Artist and curator Paddy Gunn O’Brien (1929 – 2012) was at the centre of the London regionalist movement, championing artists as a curator for 38 years and creating paintings that referenced her family, British & local landscapes and scenes of Lake Huron.
British born, O’Brien had a fine arts degree from Reading University before moving to Canada with her husband in 1950. A formidable track athlete, curator of 1280 exhibitions and a dedicated editor of art criticism, O’Brien played a key role in establishing London’s national artistic reputation.
As an artist, O’Brien’s influences ranged from the Surrealists to the Photo Realists, from Jack Chambers to Paul Cezanne. She created paintings that were strongly rooted in her local environment with a keen interest in the passage of time. Her evocative paintings create a dream world, a fragmented moment in time enveloped in the softness of English colours.
The paintings included in our exhibition range from her portrait-study paintings from the early 1970s through to her later 1990s paintings of Lake Huron. She once stated: “For me, the water and sky are perfect metaphors for time itself; waves and clouds become markers of its passage and establish two speeds of time, as it were, in one image.”
We would like to thank both McIntosh Galery and Museum London for generously loaning us key Paddy Gunn O’Brien paintings for our exhibition.
Paddy Gunn O’Brien was born in England in 1929. During the Second World War, at the age of 10, Paddy and her brother Michael were evacuated to Canada. They arrived in Barrie, ON where she attended girls boarding school. During her 5 year stay, Paddy adopted many Canadian mannerisms and attitudes and was worried that her parents would not recognize her upon their return.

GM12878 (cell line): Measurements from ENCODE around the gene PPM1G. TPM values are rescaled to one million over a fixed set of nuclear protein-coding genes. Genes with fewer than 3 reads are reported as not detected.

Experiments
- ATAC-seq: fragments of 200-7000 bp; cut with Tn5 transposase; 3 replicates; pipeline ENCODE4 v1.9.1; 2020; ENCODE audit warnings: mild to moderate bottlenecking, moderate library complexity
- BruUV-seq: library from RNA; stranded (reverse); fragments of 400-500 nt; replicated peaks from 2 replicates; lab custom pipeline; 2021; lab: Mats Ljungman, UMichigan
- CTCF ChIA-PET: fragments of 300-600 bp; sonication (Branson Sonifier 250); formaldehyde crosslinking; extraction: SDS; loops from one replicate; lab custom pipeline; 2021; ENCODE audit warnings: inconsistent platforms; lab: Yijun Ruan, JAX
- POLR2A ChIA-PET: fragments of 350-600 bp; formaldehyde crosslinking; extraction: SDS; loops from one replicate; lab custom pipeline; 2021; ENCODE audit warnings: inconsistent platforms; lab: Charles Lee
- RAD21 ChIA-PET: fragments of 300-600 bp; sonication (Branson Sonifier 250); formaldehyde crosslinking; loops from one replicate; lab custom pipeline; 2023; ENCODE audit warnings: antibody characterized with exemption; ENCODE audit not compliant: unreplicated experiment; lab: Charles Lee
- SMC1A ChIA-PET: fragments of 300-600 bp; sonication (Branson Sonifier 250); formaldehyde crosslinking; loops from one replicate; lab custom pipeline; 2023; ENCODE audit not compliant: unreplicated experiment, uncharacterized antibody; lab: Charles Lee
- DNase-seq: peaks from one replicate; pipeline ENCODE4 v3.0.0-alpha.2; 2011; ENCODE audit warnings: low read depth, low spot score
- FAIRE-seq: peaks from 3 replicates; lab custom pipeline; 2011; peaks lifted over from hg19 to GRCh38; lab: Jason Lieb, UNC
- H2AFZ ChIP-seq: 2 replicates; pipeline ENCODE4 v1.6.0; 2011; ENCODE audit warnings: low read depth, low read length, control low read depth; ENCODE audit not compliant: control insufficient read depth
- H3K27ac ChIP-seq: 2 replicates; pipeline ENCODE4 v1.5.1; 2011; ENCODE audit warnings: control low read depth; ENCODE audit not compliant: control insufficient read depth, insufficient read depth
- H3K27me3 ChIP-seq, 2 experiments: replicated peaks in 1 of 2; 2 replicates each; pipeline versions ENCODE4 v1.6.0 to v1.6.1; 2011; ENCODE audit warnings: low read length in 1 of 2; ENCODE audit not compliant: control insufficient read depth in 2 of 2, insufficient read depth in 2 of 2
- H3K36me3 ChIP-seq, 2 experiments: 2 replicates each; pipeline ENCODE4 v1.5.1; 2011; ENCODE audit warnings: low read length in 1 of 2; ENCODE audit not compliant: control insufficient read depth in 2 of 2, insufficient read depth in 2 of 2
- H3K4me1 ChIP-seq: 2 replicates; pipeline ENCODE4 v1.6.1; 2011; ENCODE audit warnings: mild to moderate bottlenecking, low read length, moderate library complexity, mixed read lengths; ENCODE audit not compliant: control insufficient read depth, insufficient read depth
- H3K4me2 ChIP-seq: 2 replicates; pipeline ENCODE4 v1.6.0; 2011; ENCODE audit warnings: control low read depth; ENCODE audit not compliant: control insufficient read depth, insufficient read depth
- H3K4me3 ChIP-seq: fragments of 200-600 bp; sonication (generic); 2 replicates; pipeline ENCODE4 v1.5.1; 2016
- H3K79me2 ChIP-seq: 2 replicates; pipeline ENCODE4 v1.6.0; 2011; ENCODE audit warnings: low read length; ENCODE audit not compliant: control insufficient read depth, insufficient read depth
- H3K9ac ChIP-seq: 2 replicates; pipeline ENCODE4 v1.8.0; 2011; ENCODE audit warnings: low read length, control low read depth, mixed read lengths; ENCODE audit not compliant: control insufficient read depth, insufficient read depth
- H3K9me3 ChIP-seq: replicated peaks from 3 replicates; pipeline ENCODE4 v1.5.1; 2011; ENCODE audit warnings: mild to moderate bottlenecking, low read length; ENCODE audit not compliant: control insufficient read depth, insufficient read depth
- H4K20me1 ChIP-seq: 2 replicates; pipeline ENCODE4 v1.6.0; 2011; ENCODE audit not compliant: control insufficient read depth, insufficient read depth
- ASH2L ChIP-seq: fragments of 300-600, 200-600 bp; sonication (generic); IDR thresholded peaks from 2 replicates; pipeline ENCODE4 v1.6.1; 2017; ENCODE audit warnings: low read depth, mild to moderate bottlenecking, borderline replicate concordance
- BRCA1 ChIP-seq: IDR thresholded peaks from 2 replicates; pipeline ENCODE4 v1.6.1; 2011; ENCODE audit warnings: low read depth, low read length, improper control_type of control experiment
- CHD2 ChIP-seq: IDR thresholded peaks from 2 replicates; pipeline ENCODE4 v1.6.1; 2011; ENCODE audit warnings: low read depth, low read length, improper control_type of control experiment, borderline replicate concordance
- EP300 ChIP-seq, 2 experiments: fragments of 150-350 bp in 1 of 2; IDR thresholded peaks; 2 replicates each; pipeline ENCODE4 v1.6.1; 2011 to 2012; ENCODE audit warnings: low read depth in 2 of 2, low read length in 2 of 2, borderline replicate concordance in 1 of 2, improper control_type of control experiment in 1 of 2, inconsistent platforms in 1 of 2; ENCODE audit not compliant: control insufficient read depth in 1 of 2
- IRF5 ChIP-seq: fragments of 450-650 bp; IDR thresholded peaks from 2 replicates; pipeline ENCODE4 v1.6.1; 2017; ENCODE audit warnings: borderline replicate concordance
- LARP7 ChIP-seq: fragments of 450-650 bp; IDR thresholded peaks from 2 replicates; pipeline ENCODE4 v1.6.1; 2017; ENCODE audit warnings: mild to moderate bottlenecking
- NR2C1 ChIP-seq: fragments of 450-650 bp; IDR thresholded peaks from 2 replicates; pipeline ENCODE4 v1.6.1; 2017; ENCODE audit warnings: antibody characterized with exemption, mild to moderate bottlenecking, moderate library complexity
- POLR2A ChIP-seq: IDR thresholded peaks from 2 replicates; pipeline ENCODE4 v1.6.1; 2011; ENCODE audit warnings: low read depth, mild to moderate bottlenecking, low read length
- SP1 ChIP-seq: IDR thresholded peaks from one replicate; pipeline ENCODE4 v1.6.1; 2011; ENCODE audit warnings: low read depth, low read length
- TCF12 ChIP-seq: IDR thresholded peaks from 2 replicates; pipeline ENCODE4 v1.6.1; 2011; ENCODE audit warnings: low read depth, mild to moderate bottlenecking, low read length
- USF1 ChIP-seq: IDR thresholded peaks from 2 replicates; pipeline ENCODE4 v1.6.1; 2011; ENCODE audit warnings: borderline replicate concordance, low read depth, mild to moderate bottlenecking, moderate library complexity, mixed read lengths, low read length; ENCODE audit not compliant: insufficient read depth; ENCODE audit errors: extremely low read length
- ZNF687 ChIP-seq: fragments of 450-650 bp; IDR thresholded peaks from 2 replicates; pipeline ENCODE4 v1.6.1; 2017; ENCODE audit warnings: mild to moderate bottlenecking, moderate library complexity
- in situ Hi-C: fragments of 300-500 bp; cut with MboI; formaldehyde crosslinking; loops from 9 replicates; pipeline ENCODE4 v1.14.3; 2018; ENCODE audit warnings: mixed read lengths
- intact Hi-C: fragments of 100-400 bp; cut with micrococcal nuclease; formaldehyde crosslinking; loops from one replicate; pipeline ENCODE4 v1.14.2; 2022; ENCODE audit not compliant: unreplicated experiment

In 1945 she was back in England and studying art at the Hammersmith School of Art, certain that she would be an artist. Her parents were sympathetic to Paddy’s artistic interests, though preferred that she find a husband and settle down. Her father was the founder of an athletic club and encouraged Paddy to attend national and international track competitions. Though by the time the 1952 Olympics trials were being held, she was already in Canada.
In 1951 Paddy graduated with a fine arts degree from Reading University and married Richard O’Brien, a scientist who took a job in the Biology department at the University of Western Ontario in London.
Now back in Canada, Paddy looked for a job that would support her passion for the arts. She said “work, to me, was just a means of making money. I was a painter”. She approached the curator of the then London Art Gallery (located on the 2nd floor of the Central branch of the London Public Library), Clare Bice, but he had no job to offer her. She worked at the circulation desk for 6 months before he hired her as his new assistant.
This “job” began her 38 year career as a “permanent fixture” in the London arts scene. Planted firmly in mainly male territory, Paddy established herself as a consummate professional curator. Since she was also a practicing artist, she had empathy when working directly with artists. She witnessed and fostered the emergence of the London regionalists to national prominence, supported the development of the Museum’s collection and the move from the Library to its present location. Curating 1280 exhibitions during her tenure, she transitioned from assistant curator to Chief Curator upon her retirement in 1989.
Working simultaneously as a practicing artist, Paddy took a year off in 1955 to move to France where she studied at Les Beaux Arts school in Paris. This traditional artist pilgrimage influenced the colours in her work and deepened her admiration for Paul Cezanne’s work. She exhibited regularly at the Annual Western Ontario Exhibition and won the “Young Artist” award in 1957. The following year she earned an honourable mention at the Winnipeg Biennial exhibition. Paddy also exhibited regularly with the Ontario Society of Artists and was elected to their membership in 1976. Her work is in the collections of Museum London, McIntosh Gallery, London City Hall and private collections in Canada, US and England.
After retiring in 1989, Paddy renewed her active studio practice, returning to the landscapes and seascapes of Lake Huron. After spending 25 years cottaging at Lake Huron each summer, Paddy was inspired to paint water. “It seemed natural to combine two things that I really love”. She had the ability to capture Lake Huron’s variable atmosphere and light. She once stated “I am no mere portrayer of pretty landscapes and people. Life is more than that.” Her compelling paintings are certainly a testament to that statement.
Paddy Gunn O’Brien passed away in 2012 at the age of 82.